I found this conglomeration of fossils in between a layer of sedimentary rock and a crystalline layer of what I can only assume is calcite. I can identify a few shapes in the upper part of the fossil that lead me to believe I had found a bed of young baculites. It took me a good hour to dig up all of my finds, which included an array of brachiopods and or bivalves, ammonites, and cute little scorpion who was very much alive. (I almost crushed the little guy with my gigantic human hand) Needless to say, I was very happy with my new collection of marine fossils. I will be returning to the site soon to collect more and better quality specimens. ;D
  15. Hi TFF, I recently was in New Jersey and stopped by a creek where I found this. This is a part of a belemnite, an extinct order of squid-like cephalopods that existed from the Late Triassic to Late Cretaceous (~214-80 mya); these are common to the NJ area and the NE USA (as well as all over the world). The cone (rostrum) you are looking at was inside the animal and served as part of an internal skeleton-like structure; it also served as a counter-weight while moving in the water. On the cross-section (C & D), notice the radial symmetry which sprouts from a central axis outward, these are made of calcite crystals, deposited in concentric layers as the animal grew. The symmetry runs through the entire cylindrical body to the apex. These animals were very abundant in the sea and they had 10 arms that had hooks on them which they used to catch prey (soft body fossils exist). There is extensive literature on them available. Image C is most interesting, because there is a bore hole on it, something quite commonly found on the exterior shells of clams, etc. I found that according to Seilacher (1969), micro barnacles would often bore holes in dead (and possibly live) belemnite rostrums on the horizontal plane just like this. See: Seilacher, A. (1969). Paleoecology of boring barnacles. Am. Zoologist, 9:705-719. Univ. of Tubingen, Germany. Notice the uniform long shape, the sleekness of this evolutionary mini marvel.... as Dawkins has said, "Science is the poetry of life." Hope you find this interesting.
  16. diplobelid taphonomy and ethology

    Predatory behaviour and taphonomy of a Jurassic belemnoid coleoid (Diplobelida, Cephalopoda) Dominique Jenny, Dirk Fuchs, Alexander I. Arkhipkin, Rolf B. Hauff, Barbara Fritschi & Christian Klug 1 pdf.pdf Nature,Scientific reports,9-2019
  17. Tyrolian belemnite

    atractitoa3988d.pdf Nino Mariotti ,Johannes Pignatti Atractites Jeletzkyi,a new xiphoteuthidid coleoid from the Lower Lias of Tyrol,Austria Geol.Roman.v.32,1996 Locus typicus:Pfonsjoch holotype: five fragments,glued together telum reasonably complete @Heteromorph @FranzBernhard
  18. Triassic Cephalopods fro Epidaurs

    Hi Guys, I'm taking advantage of this period of staying at home to recheck and better identify the fossils from my collection. Someone can tell me the genus and species of these triassic fossils of Epidaurus. Thanks in advance and please stay home if you can !!
  19. I’ve noticed what I believe to be a small fish bone stuck to the rostrum on one of my belemnites this one being a Cylindroteuthis puzosiana. Can anyone else see the characteristics of a fish bone?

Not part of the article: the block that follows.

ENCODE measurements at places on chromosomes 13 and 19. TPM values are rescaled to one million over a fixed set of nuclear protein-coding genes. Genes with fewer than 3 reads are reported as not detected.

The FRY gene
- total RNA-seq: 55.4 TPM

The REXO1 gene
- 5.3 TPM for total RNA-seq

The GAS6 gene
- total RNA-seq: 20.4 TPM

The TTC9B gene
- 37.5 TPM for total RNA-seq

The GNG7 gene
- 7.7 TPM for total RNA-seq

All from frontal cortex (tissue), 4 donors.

20. Hello everyone, Yesterday my girlfriend & I went fossil hunting for birthday. This was the first fossil hunt the two of us did on our self, our previous hunts were all excursions with the Belgian Association for Paleontology. We visited two locations, but locations are part of the Formation of Gulpen, around 68 million years old, dating back to the Maastrichtian (these outcrops are part of the Maastrichtian type location where the first mayor Mosasaurus discovery was done). The first location we visited was a limestone outcrop next to the Albert Channel here in Belgium, only a 20 minute drive away. I discovered this outcrop while looking out the window whenever I drive to Maastricht and yesterday we decided to check it out. It is quite a little outcrop, no more than 70 meters wide, but one of the few places left where you can hunt in Limburg. We hunted here for around one and a half hour and we only searched the fallen and loose bits of limestone that were the results of erosion. We didn't want to start hacking in the rock. We mainly found ancient sea shells of different species and some bryozoa's in this location. And a some pieces of wall where teeming with urchin fragments, but we didn't find any intact one near the surface. But since the urchin graveyard was deeply enbedded in the rock and we didn't want to hack in it, we left it as it was The second location we visited was the "Grote Bos" in Beutenaken in The Netherlands. Here there are holloways in the forest that expose some limestone outcrops. This spot is known for it's belemnite which can be found on the forest paths, because the soft limestone gets eroded but hard belemnites remain, making them very easy to find. We found around 25 belemnites during our 1 hour hunt there as well as a shell imprint and a mystery fossil. Like the previous location, the patch of limestone where these belemnite can be found is also only around 70 meter long, but luckily very rich.
  21. Belemnite rostrum

    That's my second complete belemnite rostrum found. First I found was bigger than that and measured 6,5 inch. It was donated to the museum for a permament exhibition which was a big event for a novice paleo enthusiast like me Back on the track, shortly after my first belemnite went to the museum I found another fine specie, one inch smaller but no less pretty I prepared it with Dremel engraver and brush with hard hair.
  22. I follow the Moskva...

    ...Down to Gorky( Brateyevsky) park... Hi all! It is time to introduce you to the famous Panderi zone of the Moscow fossils. It is named after Dorsoplanites panderi ammonite (middle Volgian/Tithonian, Upper Jurassic), which in turn got its name from Heinz Christian Pander. It consists of numerous cast iron-like (black, heavy, solid but fragile) separate concretions containing mostly ammonites and bivalves. The fossils from the Panderi layer are grim, black, rough and depressive (in line with this winter).The zone is present throughout Moscow but becomes most accessible in the south-east. There are at least 5 spots along the river where you can collect them.
  23. Belemnite Preparation Tips

    I am wondering if anyone has any tips or guidance for preparing belemnite fossils. I found a bunch of them this weekend and would like to polish them so I can enjoy their orange color!
  24. Some kind of belemnite?

    I'm guessing it's a squid of some kind, but I didn't think they split diagonally? Pictures to come.